A week after the Catholic Church said it would be resuming masses starting tomorrow, Archbishop of Singapore William Goh said yesterday that public masses for Catholics here will remain suspended to minimise the risk of coronavirus spread.

In a letter to Catholics posted on the Roman Catholic Archdiocese of Singapore's website, Archbishop Goh said that with the outbreak being declared a pandemic by the World Health Organisation, and coupled with the rising number of infections, masses this weekend will have to remain suspended.

Masses, which were first suspended on Feb 15, will be resumed when the situation has improved and stabilised, he said.

"When I made the announcement to lift the suspension last Thursday, it was in the context of a stabilised situation," said the Archbishop, who noted that since then, the global situation has become more serious and infections are rising.

"We are not helping the situation if we resume masses at this time, simply because of the sheer numbers of Catholics packing in each service, and their fluidity in moving from one parish to another, and attending different services.

"Furthermore, a large percentage of our parishioners belong to a vulnerable group - seniors with lower immunity," he added.

"As responsible Catholics, we should be mindful that we do not do anything that might further burden the already strained healthcare system," Archbishop Goh said.

He acknowledged that this was a decision that would not please all, but said that as head of the Catholic Church in Singapore, he had to decide for the common good. "Should anything untoward happen, it would be too late to regret," he said.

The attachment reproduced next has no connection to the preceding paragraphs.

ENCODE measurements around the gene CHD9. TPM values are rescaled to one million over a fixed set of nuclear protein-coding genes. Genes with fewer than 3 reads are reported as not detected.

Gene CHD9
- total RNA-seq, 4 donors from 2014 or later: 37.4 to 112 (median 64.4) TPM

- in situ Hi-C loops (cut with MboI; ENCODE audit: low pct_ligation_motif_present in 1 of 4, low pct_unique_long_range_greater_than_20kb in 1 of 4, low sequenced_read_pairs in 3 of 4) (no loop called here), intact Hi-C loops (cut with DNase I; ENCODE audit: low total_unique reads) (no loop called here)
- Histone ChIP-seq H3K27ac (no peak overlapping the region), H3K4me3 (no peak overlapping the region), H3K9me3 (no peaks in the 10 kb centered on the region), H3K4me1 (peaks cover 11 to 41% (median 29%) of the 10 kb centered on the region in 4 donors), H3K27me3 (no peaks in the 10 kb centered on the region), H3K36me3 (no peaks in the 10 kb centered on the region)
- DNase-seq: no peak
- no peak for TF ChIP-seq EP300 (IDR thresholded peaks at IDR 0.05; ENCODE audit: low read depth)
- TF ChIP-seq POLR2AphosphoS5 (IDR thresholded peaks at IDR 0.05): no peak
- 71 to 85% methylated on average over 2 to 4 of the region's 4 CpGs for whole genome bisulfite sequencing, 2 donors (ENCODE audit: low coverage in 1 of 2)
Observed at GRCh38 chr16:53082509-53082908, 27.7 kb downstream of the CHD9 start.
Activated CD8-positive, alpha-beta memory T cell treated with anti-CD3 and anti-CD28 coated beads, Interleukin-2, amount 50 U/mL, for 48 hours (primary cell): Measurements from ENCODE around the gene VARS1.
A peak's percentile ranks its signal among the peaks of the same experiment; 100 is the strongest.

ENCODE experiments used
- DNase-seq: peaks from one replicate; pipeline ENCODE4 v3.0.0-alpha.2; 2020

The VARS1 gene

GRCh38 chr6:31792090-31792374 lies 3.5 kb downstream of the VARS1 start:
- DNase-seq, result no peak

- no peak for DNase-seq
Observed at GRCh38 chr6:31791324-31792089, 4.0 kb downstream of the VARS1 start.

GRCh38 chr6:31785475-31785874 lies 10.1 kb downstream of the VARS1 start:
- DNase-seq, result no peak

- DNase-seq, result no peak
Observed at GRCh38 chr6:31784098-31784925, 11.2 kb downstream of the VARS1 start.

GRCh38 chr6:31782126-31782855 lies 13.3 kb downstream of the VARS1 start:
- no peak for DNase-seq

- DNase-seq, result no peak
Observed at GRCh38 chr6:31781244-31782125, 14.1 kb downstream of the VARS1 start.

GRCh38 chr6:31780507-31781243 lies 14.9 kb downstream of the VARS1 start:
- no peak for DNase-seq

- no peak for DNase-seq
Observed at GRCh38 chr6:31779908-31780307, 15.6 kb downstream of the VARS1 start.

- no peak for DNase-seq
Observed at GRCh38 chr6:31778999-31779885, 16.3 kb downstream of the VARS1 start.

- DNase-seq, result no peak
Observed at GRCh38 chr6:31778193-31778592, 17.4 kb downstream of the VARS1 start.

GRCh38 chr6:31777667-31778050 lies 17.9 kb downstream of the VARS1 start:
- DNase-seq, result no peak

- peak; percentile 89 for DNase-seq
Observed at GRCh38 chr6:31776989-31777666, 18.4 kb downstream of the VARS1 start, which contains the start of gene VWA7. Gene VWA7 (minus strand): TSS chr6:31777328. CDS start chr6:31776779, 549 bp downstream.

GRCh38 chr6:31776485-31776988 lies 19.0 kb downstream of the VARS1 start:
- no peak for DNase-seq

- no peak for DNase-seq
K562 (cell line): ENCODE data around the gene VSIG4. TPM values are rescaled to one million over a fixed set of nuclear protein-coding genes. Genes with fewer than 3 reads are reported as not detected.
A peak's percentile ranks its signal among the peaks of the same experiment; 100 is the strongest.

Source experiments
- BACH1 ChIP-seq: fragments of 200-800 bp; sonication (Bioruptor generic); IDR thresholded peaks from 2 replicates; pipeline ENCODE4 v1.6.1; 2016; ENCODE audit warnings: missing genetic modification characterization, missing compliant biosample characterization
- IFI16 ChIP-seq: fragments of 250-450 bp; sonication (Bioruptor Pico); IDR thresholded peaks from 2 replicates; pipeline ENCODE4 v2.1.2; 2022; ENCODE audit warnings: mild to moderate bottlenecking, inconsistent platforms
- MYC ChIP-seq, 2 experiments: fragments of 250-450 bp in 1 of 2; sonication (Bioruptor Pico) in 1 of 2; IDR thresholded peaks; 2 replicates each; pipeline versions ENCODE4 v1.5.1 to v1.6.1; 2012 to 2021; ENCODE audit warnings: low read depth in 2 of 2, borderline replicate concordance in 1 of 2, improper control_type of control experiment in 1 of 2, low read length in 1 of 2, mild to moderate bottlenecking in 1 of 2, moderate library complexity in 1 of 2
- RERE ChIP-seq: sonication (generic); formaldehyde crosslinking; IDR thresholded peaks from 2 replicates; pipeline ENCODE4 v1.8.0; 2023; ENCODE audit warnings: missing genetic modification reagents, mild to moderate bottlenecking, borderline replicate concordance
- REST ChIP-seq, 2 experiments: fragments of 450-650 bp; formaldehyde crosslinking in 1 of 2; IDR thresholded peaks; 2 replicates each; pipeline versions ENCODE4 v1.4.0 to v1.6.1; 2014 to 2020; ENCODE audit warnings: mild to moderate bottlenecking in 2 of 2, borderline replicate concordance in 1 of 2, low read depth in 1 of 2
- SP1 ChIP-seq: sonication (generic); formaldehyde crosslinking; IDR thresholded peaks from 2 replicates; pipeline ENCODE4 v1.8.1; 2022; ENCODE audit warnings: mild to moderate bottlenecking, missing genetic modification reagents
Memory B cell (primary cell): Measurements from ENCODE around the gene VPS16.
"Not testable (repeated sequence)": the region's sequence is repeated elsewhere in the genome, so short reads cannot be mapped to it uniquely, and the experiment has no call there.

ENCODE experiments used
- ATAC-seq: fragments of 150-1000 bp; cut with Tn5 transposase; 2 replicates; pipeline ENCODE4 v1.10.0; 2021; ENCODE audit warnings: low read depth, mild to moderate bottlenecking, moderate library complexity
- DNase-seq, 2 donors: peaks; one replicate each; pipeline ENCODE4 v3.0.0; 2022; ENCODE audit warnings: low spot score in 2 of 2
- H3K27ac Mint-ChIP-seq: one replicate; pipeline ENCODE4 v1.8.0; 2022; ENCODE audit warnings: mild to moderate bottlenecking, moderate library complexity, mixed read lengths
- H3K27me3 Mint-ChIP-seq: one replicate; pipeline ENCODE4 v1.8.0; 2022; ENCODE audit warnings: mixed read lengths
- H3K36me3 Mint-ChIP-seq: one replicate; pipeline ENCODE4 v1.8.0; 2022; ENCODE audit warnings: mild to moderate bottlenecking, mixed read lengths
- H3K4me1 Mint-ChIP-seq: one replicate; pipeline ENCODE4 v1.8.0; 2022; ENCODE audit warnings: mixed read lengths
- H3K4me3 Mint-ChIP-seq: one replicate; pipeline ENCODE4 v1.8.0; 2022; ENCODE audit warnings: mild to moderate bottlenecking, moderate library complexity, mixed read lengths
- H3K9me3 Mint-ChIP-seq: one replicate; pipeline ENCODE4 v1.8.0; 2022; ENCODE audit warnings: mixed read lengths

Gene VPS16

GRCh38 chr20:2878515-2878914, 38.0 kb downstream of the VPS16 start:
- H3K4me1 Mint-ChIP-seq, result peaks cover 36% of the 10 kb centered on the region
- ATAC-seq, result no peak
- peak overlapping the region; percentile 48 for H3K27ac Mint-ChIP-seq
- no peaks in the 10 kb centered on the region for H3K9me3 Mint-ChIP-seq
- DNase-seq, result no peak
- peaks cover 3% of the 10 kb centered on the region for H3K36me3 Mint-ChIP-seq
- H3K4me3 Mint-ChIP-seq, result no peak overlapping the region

Meanwhile, the Catholic Church in Malaysia will also be suspending all weekend and weekday public masses from today to March 29, a pastoral letter from the Catholic bishops in Malaysia said yesterday.

All catechism classes will also be closed, and programmes and activities will be cancelled during this period. Meetings and other events will also be cancelled or put on hold.

Important to keep healthcare workers safe during outbreak, says President Halimah
By Amrita Kaur, The Straits Times, 13 Mar 2020

Singaporeans must not underestimate the importance of keeping the nation's healthcare staff safe during the coronavirus outbreak, President Halimah Yacob said yesterday.

She said she found during her visits to primary, critical and community care facilities that this emphasis on safety had made healthcare staff feel more confident.

Madam Halimah was speaking to reporters during a visit to the Ling Kwang Home for Senior Citizens in Serangoon Garden Way.

She had previously visited the Ang Mo Kio Family Medicine Clinic on Feb 24 and the Singapore General Hospital on March 1 to speak to healthcare workers in the battle against the coronavirus outbreak.